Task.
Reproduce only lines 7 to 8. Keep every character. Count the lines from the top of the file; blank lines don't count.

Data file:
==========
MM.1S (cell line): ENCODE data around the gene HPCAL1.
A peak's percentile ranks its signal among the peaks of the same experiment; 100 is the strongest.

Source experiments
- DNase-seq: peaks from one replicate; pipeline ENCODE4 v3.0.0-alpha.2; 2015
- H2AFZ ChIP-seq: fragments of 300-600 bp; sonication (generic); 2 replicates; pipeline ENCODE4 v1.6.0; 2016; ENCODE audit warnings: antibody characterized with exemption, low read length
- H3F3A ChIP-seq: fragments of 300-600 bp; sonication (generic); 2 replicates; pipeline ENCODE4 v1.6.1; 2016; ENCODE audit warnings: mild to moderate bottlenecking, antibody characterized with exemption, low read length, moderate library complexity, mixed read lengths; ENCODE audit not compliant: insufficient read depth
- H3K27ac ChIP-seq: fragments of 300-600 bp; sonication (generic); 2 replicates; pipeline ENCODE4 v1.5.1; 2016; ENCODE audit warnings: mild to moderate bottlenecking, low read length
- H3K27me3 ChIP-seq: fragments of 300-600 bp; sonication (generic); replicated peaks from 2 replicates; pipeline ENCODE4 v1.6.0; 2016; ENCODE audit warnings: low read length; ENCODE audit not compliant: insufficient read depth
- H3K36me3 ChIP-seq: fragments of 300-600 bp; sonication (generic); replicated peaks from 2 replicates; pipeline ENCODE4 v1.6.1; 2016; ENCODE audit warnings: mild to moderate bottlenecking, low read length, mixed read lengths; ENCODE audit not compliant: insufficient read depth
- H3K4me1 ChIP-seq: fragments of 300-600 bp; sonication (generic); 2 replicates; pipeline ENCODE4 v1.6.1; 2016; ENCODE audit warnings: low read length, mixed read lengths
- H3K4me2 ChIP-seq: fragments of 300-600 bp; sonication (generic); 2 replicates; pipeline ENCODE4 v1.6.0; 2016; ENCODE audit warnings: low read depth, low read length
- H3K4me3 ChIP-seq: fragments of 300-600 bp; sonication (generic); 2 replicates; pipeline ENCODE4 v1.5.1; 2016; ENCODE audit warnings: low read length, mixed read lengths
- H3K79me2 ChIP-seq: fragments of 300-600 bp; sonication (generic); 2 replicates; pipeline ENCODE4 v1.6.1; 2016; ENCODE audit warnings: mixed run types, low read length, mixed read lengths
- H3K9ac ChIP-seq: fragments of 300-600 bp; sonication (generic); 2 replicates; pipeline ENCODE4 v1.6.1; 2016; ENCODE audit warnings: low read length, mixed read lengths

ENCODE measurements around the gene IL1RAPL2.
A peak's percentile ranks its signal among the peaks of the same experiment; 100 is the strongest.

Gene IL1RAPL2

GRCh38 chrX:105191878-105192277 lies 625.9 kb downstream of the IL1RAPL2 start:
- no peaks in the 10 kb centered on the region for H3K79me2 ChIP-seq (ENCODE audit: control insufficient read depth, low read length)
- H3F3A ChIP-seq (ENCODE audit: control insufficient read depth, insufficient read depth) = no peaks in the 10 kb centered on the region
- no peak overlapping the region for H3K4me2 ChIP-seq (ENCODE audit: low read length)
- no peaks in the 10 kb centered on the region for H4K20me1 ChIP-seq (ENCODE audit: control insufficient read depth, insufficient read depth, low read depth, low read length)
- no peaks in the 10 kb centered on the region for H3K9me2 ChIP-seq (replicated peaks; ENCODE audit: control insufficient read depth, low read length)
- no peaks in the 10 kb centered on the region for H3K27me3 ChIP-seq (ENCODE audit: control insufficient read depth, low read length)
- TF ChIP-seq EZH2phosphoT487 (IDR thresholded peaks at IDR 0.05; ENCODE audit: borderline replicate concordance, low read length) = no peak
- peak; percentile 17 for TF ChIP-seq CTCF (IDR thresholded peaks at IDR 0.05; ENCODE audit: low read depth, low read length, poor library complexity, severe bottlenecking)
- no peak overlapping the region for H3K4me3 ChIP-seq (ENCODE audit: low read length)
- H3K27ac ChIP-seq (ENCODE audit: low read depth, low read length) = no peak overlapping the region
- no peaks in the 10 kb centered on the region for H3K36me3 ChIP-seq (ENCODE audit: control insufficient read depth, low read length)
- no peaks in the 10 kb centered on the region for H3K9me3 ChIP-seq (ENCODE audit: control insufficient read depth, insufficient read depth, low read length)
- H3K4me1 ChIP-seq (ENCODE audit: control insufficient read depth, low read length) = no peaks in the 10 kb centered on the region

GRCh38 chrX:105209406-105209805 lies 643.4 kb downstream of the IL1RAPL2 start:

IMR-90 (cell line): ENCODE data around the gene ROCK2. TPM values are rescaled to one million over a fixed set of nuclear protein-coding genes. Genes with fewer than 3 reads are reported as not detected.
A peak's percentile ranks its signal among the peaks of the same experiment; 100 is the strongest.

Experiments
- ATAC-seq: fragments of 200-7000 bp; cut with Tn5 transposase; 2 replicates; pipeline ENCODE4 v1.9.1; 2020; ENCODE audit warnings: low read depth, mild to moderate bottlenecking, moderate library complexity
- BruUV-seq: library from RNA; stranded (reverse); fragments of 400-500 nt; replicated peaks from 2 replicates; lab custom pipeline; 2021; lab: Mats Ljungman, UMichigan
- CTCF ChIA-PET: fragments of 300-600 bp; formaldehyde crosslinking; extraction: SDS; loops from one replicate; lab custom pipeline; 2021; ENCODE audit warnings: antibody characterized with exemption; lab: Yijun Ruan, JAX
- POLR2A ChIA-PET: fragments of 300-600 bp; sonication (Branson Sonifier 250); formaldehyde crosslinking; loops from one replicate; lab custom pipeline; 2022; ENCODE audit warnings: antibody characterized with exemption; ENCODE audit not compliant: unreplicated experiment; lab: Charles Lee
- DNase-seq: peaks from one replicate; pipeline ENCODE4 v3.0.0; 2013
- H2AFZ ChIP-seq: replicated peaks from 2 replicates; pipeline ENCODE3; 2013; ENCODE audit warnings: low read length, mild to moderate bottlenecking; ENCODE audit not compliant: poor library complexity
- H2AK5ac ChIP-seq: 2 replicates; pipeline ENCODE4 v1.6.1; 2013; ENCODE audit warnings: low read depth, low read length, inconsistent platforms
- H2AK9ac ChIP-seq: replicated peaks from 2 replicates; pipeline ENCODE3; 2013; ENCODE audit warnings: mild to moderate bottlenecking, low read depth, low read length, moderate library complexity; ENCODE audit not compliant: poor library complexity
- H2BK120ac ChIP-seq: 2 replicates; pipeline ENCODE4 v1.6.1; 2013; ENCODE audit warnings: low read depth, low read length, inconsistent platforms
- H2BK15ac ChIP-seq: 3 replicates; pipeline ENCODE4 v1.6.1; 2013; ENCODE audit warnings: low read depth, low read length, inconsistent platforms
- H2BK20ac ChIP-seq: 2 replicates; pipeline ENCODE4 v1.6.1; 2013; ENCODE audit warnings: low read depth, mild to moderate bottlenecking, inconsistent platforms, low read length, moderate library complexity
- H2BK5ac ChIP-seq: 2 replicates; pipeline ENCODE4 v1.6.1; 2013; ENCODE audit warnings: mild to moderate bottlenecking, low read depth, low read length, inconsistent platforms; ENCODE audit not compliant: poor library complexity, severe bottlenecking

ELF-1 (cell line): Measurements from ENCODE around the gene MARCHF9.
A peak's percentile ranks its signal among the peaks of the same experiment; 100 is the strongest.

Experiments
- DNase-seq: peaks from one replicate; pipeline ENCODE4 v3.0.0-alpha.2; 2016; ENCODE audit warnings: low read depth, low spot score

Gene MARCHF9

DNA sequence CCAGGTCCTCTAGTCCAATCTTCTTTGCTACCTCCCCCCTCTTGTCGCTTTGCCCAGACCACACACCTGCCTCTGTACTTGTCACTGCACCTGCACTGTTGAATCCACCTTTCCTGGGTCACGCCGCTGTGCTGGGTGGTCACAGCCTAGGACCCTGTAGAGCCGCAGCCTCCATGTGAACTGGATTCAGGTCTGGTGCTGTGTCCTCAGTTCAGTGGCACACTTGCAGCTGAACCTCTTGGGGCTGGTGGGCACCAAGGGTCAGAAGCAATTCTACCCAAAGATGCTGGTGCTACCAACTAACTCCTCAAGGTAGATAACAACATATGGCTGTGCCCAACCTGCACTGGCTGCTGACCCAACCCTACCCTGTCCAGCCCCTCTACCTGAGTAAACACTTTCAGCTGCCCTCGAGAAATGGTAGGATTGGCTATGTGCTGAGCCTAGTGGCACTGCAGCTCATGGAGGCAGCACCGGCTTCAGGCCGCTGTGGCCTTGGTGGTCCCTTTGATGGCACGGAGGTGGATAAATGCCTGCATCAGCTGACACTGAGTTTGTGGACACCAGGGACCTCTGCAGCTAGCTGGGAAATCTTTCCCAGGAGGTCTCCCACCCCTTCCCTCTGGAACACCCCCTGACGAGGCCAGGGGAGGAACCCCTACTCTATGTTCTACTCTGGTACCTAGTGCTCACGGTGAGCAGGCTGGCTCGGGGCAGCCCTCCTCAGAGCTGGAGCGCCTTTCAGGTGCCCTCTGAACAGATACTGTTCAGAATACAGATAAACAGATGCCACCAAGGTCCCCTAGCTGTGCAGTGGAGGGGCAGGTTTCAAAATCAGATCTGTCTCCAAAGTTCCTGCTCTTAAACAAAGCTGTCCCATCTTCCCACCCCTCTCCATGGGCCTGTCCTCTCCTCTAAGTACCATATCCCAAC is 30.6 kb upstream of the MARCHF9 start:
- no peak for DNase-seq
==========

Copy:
- H3K27ac ChIP-seq: fragments of 300-600 bp; sonication (generic); 2 replicates; pipeline ENCODE4 v1.5.1; 2016; ENCODE audit warnings: mild to moderate bottlenecking, low read length
- H3K27me3 ChIP-seq: fragments of 300-600 bp; sonication (generic); replicated peaks from 2 replicates; pipeline ENCODE4 v1.6.0; 2016; ENCODE audit warnings: low read length; ENCODE audit not compliant: insufficient read depth